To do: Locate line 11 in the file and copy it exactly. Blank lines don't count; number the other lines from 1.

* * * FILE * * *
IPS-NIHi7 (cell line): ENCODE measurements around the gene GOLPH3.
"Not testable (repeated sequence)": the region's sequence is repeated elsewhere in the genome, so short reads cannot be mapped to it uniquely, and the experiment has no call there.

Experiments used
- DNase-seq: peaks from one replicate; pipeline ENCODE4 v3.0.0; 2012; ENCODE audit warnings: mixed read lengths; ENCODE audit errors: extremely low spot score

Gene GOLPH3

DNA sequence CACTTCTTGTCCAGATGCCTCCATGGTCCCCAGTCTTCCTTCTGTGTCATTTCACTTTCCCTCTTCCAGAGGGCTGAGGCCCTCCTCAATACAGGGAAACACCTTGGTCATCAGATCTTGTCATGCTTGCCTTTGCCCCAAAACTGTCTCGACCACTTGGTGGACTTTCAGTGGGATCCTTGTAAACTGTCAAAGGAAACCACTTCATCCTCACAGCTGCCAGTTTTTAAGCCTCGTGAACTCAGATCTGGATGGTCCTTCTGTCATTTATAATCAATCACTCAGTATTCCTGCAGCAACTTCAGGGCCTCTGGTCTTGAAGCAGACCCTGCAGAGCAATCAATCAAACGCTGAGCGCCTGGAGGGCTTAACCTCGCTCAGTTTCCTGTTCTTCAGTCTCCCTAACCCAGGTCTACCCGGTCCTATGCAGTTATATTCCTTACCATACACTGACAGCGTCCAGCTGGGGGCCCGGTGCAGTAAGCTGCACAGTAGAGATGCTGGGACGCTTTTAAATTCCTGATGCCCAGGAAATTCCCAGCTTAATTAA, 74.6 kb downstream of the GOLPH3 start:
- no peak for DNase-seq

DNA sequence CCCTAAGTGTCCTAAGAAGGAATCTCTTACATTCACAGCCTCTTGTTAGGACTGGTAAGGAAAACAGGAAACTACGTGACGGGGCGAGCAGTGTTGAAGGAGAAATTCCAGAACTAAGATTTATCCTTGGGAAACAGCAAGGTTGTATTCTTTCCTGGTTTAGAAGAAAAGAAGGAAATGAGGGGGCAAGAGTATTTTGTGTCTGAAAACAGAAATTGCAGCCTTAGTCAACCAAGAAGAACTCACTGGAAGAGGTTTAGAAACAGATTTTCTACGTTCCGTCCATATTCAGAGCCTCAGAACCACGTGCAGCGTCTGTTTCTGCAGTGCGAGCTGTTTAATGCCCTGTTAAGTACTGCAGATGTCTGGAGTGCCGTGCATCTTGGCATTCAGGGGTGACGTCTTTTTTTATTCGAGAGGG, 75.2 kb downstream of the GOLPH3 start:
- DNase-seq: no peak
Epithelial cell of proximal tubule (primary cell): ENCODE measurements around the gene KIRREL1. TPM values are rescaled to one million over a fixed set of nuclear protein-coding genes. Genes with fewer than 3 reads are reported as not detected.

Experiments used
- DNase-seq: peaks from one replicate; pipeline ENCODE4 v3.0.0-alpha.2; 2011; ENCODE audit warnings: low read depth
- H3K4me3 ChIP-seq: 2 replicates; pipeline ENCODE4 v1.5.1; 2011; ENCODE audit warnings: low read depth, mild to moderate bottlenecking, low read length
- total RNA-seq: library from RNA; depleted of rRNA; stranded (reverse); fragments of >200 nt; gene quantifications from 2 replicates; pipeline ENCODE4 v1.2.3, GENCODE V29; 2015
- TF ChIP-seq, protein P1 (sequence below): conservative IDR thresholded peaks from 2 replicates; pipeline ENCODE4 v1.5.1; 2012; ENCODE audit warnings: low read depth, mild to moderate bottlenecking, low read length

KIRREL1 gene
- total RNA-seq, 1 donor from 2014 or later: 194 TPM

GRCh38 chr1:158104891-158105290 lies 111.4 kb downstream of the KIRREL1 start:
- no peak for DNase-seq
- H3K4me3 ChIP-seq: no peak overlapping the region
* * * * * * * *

Experiments used